Download our PDF factsheet.

Belarusian authorities attack on remaining domestic independent media

The Belarusian authorities are taking deliberate actions to eliminate independent media and the ability of Belarusian citizens to access factual information.


Belarus is already the most dangerous country in Europe for journalists.

In 2020, authorities detained 480 journalists who spent, collectively, more than 1,200 days behind bars. As of 1 June 2021, 33 media employees are currently being detained.

Ranking 158 in 2021, Belarus is the most dangerous country in Europe for media personnel according to the RSF Press Freedom Index.

Authorities are restricting the ability of citizens to access information.

On 18 May, authorities searched the editorial office, local offices, and homes of journalists and editors of internet portal TUT.BY, as well as the editorial offices of TUT.BY’s sub-divisions, AV.BY and RABOTA.BY. Almost simultaneously, the authorities blocked access to website and opened a criminal case against officials of TUT.BY MEDIA LLC.

Authorities are actively targeting independent Belarusian media and journalists outside of Belarus.

On 23 May, Ryanair flight 4978 from Athens to Vilnius was forced to divert to Minsk National Airport in what the international community has condemned as “state-sponsored hijacking”. In what is widely considered the reason for the forced diversion, Belarusian authorities subsequently detained a passenger, journalist and political activist Raman Pratasevich.

Authorities are using legislative means to shut down the final remaining independent media in Belarus.

On 24 May, amendments to three important pieces of legislation were signed into law further attacking Freedom of Expression and Freedom of Assembly; namely, amendments to the Law on Mass Event, Law on Mass Media, and Law on Telecommunications.

Belarusian authorities use legislative means to further attack and shutdown independent media

Legislation approved on 24 May 2021 places Belarus in further violation of international human rights law and Freedom of Expression standards.

Amendment to 1997 Law on Mass Events

Largely bans any form of public protest against the authorities, and threatens individuals who might participate and journalists or media outlets which cover such events.

  • Prohibits live coverage in the media of mass events, including online streaming if such events are organised in violation of the law.
  • Places restrictions on journalists which could mirror those of mass events participants; thus allowing for the potential arbitrary arrest of journalists.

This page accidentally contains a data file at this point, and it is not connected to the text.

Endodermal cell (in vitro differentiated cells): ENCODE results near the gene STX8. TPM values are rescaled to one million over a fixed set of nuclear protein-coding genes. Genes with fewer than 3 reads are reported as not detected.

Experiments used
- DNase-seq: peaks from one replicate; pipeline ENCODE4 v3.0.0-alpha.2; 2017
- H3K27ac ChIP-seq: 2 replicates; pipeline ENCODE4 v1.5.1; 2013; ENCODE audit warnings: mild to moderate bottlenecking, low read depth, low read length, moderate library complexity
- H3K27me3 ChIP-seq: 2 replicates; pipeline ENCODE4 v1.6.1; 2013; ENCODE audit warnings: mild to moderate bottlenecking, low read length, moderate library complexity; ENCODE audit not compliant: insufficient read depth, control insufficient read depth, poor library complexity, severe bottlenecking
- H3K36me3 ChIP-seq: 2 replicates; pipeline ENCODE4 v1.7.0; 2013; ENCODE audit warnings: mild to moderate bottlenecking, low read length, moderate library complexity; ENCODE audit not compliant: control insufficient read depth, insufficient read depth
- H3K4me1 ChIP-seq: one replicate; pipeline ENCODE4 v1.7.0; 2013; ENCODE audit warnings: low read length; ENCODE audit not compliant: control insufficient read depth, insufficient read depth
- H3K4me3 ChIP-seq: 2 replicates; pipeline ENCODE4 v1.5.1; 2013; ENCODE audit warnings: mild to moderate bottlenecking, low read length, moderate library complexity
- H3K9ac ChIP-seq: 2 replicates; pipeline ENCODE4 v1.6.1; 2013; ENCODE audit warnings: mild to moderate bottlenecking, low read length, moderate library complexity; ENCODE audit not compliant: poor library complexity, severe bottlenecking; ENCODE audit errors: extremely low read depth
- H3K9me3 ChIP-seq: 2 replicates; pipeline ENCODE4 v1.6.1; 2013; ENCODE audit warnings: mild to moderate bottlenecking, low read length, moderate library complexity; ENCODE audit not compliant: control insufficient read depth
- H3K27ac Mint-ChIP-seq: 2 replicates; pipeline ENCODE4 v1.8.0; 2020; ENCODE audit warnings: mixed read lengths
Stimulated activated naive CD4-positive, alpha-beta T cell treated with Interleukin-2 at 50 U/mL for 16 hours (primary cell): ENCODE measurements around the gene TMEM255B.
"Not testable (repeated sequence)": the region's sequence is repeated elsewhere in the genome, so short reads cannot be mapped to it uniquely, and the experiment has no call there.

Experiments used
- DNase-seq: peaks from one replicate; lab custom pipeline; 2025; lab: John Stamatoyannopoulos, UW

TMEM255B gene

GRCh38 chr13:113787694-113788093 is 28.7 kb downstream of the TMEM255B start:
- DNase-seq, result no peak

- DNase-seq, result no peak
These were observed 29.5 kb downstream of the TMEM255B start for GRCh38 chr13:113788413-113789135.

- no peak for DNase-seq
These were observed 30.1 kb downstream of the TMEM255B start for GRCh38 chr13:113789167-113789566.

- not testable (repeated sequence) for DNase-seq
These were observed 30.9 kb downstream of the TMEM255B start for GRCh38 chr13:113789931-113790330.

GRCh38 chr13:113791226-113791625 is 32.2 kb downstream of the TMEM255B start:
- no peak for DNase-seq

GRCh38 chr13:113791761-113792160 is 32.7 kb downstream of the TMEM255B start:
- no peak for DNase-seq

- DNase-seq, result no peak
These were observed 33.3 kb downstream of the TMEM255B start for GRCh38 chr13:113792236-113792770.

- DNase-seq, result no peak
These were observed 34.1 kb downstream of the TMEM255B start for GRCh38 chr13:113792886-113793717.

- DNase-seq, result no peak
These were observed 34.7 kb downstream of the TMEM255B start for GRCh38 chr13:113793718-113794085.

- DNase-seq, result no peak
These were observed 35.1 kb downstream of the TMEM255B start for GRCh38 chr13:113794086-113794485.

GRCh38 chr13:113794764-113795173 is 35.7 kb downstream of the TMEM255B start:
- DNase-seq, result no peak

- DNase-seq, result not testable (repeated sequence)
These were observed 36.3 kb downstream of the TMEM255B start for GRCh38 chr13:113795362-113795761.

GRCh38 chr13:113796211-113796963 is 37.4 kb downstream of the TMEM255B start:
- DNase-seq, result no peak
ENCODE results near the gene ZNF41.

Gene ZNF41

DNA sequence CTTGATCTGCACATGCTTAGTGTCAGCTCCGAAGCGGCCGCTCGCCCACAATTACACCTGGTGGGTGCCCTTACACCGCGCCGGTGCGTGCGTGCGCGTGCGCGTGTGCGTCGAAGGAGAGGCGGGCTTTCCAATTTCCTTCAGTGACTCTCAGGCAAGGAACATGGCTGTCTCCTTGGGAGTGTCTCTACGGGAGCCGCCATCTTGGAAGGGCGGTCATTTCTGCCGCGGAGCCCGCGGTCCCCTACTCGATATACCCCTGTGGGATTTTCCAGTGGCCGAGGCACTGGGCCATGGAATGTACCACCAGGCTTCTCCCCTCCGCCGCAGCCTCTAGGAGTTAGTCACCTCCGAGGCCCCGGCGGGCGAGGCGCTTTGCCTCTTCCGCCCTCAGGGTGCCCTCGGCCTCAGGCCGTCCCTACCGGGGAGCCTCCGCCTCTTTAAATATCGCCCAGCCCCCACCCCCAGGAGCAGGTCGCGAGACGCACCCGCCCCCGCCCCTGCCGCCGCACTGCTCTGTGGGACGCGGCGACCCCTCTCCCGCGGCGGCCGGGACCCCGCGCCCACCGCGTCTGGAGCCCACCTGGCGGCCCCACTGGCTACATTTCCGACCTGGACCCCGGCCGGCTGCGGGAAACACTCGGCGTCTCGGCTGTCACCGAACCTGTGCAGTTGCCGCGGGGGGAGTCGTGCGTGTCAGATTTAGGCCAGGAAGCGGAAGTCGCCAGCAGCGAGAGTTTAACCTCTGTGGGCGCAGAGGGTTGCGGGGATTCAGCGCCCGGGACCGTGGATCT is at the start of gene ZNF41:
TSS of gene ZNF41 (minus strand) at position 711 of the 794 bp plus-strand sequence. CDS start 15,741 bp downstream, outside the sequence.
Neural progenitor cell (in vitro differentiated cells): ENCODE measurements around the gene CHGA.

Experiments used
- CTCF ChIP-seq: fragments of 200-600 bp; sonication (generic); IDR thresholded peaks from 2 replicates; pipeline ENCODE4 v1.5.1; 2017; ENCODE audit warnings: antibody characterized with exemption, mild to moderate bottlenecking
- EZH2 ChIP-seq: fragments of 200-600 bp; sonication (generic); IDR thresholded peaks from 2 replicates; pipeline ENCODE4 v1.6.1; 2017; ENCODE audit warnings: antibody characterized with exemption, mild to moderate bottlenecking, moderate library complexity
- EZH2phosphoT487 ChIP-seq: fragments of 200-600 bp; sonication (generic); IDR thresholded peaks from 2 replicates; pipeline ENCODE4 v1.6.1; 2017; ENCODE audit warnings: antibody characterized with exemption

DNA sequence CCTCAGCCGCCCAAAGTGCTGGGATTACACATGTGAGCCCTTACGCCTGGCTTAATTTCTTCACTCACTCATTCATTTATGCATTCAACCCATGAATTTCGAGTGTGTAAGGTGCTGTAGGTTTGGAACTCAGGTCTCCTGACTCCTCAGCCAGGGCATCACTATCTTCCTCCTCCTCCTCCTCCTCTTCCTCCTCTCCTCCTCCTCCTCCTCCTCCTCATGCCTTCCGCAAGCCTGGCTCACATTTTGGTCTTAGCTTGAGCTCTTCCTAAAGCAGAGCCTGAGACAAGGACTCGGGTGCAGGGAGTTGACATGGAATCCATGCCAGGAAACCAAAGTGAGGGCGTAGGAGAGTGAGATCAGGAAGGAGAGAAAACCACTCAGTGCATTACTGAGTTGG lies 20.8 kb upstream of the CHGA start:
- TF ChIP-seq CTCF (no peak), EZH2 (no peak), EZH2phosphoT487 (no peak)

• Prohibits the collection of funds to pay fines or other expenses for those found guilty of violating the law, including journalists.

Amendment to 2008 Law on Mass Media

Establishes additional severe restrictions on independent media and allows authorities to close them without court hearings.

  • Places further limits on individuals or legal entities who can start and operate media outlets.
  • Expands list of grounds upon which authorities can refuse registration of media outlets.
  • Allows authorities to suspend a media outlet following 2 written warnings in 12 months.
  • Allows authorities, in addition to the court, to suspend a media outlet without warning if it is deemed to be a national security threat.
  • Restricts online media outlets in cases where those outlets are publishing materials considered propaganda, harmful to national security, or extremist.
  • Curbs the rights of journalists by expanding how and when accreditation can be revoked.
  • Bans the publishing of public opinion polls, hyperlinks to them, on socio-political issues without proper accreditation.

Amendment to 2005 Law on Telecommunications

Restricts access to, and ability to share, information.

  • Establishes power of the Operations and Analysis Centre (OAC), formerly a subdivision of the State Security Committee (KGB), now under the Presidential Administration, to restrict and/or suspend the functioning of telecommunications networks.
  • Gives OAC power to limit or block internet access for any reason they see fit.

This analysis of the situation for independent media in Belarus as of June 2021 was prepared by Human Rights House Foundation in partnership with Article 19, International Media Support, Index on Censorship, and Reporters Without Borders.